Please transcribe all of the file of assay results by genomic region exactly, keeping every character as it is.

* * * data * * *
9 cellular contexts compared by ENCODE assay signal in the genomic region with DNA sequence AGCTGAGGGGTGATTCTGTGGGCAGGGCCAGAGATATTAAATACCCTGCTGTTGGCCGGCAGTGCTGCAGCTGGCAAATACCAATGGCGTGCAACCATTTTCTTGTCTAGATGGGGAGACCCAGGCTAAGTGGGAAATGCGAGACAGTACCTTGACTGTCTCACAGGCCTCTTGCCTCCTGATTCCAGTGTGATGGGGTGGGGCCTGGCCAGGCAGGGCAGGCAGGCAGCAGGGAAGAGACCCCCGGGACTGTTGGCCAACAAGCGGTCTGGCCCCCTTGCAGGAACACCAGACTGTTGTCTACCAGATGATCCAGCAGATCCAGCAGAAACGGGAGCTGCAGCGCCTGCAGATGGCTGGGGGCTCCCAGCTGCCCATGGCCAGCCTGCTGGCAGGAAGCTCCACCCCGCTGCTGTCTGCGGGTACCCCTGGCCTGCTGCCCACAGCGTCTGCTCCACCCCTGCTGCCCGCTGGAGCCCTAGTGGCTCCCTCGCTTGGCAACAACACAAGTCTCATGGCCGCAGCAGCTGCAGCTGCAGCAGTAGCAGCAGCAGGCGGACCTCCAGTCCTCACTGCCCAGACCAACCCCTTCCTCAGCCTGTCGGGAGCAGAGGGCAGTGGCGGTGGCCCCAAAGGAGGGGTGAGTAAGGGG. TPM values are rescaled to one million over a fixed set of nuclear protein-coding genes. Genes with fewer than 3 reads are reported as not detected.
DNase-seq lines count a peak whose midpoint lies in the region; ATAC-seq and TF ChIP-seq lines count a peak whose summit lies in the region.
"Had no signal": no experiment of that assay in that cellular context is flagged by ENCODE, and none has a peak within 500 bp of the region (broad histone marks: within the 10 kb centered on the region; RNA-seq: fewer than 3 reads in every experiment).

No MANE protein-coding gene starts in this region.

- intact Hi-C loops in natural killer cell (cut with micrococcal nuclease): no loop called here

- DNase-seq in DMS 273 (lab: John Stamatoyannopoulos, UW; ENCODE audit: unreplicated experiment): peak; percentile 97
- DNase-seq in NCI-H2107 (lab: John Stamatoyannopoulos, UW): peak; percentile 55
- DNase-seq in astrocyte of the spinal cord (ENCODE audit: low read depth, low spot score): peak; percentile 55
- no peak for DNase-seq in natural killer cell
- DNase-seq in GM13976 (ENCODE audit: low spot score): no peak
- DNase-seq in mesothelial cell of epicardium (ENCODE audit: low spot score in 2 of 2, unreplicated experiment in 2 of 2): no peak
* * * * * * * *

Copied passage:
9 cellular contexts compared by ENCODE assay signal in the genomic region with DNA sequence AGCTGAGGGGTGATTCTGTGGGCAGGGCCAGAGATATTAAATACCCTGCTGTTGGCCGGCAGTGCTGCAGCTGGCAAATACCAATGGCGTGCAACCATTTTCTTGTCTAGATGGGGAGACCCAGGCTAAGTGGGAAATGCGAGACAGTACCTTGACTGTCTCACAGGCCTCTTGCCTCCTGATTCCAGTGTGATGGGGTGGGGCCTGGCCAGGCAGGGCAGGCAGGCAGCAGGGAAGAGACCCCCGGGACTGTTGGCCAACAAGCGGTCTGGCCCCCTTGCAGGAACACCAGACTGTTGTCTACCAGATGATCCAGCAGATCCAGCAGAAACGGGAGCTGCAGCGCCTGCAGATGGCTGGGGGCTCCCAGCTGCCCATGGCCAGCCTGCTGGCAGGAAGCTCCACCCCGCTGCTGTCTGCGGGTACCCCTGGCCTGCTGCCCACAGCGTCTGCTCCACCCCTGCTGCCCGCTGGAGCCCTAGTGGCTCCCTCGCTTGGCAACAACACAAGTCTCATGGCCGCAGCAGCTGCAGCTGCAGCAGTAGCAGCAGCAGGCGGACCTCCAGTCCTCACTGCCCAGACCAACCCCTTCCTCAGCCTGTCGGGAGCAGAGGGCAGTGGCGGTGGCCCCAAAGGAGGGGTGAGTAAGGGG. TPM values are rescaled to one million over a fixed set of nuclear protein-coding genes. Genes with fewer than 3 reads are reported as not detected.
DNase-seq lines count a peak whose midpoint lies in the region; ATAC-seq and TF ChIP-seq lines count a peak whose summit lies in the region.
"Had no signal": no experiment of that assay in that cellular context is flagged by ENCODE, and none has a peak within 500 bp of the region (broad histone marks: within the 10 kb centered on the region; RNA-seq: fewer than 3 reads in every experiment).

No MANE protein-coding gene starts in this region.

- intact Hi-C loops in natural killer cell (cut with micrococcal nuclease): no loop called here

- DNase-seq in DMS 273 (lab: John Stamatoyannopoulos, UW; ENCODE audit: unreplicated experiment): peak; percentile 97
- DNase-seq in NCI-H2107 (lab: John Stamatoyannopoulos, UW): peak; percentile 55
- DNase-seq in astrocyte of the spinal cord (ENCODE audit: low read depth, low spot score): peak; percentile 55
- no peak for DNase-seq in natural killer cell
- DNase-seq in GM13976 (ENCODE audit: low spot score): no peak
- DNase-seq in mesothelial cell of epicardium (ENCODE audit: low spot score in 2 of 2, unreplicated experiment in 2 of 2): no peak